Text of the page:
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A number of books mention "solid-in-gas" and "liquid-in-gas" types of gaseous solutions.

However, for something to dissolve in a gas, it must be in its vapour phase. So, for instance, why wouldn't iodine vapours in air be a gas-in-gas solution?

Or, for that matter, since water vapour is gaseous water, why wouldn't water vapour in air be a gas-in-gas solution?

One reason I can think of is that we probably mention the main state these substances are in at room temperature. But then, water vapour also exists at room temperature (though water is obviously liquid).

How do I understand it?

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    $\begingroup$ Can you give the titles and authors of such books? $\endgroup$
    – Karl
    Dec 12, 2021 at 18:04
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    $\begingroup$ I actually found a paper using the term "gaseous solution", from 1928. pubs.acs.org/doi/pdf/10.1021/ja01391a006 $\endgroup$
    – Karl
    Dec 12, 2021 at 22:23
  • $\begingroup$ @Karl a gas mixture is a solution. It is just trivial so the explicit term is unusual, and became desuete if ever was common. IUPAC reserves the term to solutions in a liquid or a solid,for the above reason. A mixture of gas is always one phase. $\endgroup$
    – Alchimista
    Dec 13, 2021 at 8:41
  • $\begingroup$ @Alchimista IUPAC reserves the term for liquid or solid cases, ergo a gas mixture is NOT a solution. qed ;) $\endgroup$
    – Karl
    Dec 13, 2021 at 21:38

2 Answers 2

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Solid/liquid-in-gas solution is factical nonsense, being communication shortcut for a vapour of solid/liquid in a gas.

Solid sublimates/liquid evaporates into space not occupied by a condensed phase. Gas has nothing to do with that.

Mixture of gases is and is not solution, depending on the point of view.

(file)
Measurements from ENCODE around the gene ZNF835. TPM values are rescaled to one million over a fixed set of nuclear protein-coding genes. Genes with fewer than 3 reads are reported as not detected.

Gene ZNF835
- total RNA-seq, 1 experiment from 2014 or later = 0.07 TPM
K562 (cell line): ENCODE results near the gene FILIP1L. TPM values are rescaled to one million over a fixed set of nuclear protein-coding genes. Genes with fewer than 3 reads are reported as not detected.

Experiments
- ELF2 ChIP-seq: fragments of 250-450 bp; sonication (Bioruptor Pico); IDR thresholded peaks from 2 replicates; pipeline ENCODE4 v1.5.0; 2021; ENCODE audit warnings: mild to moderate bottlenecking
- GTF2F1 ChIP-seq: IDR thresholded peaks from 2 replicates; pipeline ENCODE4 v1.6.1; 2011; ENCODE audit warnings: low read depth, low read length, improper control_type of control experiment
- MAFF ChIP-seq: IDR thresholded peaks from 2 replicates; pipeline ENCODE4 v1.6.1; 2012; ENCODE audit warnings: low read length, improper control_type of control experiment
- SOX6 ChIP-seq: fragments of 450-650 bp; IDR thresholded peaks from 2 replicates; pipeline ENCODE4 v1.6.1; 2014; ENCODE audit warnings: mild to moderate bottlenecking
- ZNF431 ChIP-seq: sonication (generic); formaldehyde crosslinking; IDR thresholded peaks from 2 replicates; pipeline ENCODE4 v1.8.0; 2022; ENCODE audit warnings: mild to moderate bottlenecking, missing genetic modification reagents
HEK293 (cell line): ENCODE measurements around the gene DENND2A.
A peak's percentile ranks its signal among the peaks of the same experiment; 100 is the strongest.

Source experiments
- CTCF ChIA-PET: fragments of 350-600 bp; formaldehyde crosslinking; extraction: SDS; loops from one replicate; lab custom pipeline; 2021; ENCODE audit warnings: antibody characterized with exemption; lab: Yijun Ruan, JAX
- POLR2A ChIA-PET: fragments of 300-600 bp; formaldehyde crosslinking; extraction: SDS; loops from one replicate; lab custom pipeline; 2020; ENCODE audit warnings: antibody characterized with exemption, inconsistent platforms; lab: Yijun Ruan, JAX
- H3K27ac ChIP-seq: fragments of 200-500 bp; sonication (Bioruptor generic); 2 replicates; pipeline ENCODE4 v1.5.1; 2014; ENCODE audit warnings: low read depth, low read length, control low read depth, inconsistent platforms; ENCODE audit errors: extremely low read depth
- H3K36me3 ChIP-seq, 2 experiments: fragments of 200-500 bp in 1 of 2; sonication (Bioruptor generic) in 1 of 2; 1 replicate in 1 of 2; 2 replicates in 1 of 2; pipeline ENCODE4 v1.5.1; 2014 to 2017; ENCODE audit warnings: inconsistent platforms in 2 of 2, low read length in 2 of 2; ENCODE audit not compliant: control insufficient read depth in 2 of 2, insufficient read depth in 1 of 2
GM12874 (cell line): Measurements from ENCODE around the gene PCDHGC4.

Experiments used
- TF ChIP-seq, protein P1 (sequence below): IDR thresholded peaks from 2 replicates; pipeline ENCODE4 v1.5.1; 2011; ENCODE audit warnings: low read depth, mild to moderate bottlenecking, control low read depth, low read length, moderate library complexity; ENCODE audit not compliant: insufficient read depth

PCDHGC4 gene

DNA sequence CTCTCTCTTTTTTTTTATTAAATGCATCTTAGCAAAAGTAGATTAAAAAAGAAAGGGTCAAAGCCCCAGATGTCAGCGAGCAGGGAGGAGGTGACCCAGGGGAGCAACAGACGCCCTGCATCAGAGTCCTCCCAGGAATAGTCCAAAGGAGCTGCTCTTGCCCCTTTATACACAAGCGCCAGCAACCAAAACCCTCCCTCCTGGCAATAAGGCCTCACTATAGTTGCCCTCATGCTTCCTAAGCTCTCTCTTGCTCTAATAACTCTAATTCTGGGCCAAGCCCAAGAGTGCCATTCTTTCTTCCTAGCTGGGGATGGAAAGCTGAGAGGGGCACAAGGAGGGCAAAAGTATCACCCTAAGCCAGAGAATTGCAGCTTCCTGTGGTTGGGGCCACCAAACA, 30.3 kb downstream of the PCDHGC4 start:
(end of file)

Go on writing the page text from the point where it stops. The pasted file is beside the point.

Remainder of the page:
It is a solution because it is a homogenous fluid mixture.

It is not a solution, because air/major gas does not participate in bringing the solid/liquid to gaseous phase at all. There is no action of dissolving, tearing a molecule from the condensed phase by molecules of gas. The vapour would be there even if there was no other gas at all. They just share common space, the gas being a bystander.

We do not say air is solution of oxygen and minor gases in nitrogen. There is no difference between "permanent gases" and vapours here.

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You must look at the phases in your system. Whenever there is only one phase, but there are two or more chemical species, then you have a solution.

Beside this, all the rest is semantic. Some can be regulated by IUPAC, some not. Refer to air as a solution would sound unusual. A gas mixture - unless reacting to give a liquid or solid product - is always one phase, so the term gaseous solution isn't even considered by the IUPAC's definition of solution: https://goldbook.iupac.org/terms/view/S05746.

About "solid in gas" you are correct, once in the gas phases the iodine or naphthalene vapours aren't solid anymore. However, note that the same applies to sugar or salt in water. You can certainly speak of a solid (dissolved) in water although the actual solution obviously has no actual solid anymore, and even no salt but ions. In this case, the use is common because it is what operationally we do, we take a spoon of salt and dissolve it, even in the kitchen, and so we speak.

"Solid in gas (or liquid)" as it is and without context would mean smoke (or suspension), so we are not dealing with solutions.

I hope this is clear enough for you to understand that you were somehow over thinking the subject.

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    $\begingroup$ I like you answer, perhaps you could add that the term "gaseous solution" is pretty outdated. And I would like to point out all gases are 100% miscible (unless they react strongly with each other). $\endgroup$
    – Karl
    Dec 13, 2021 at 21:44
  • $\begingroup$ @Karl I will, as OP pose a side question about gas in gas. $\endgroup$
    – Alchimista
    Dec 14, 2021 at 7:50

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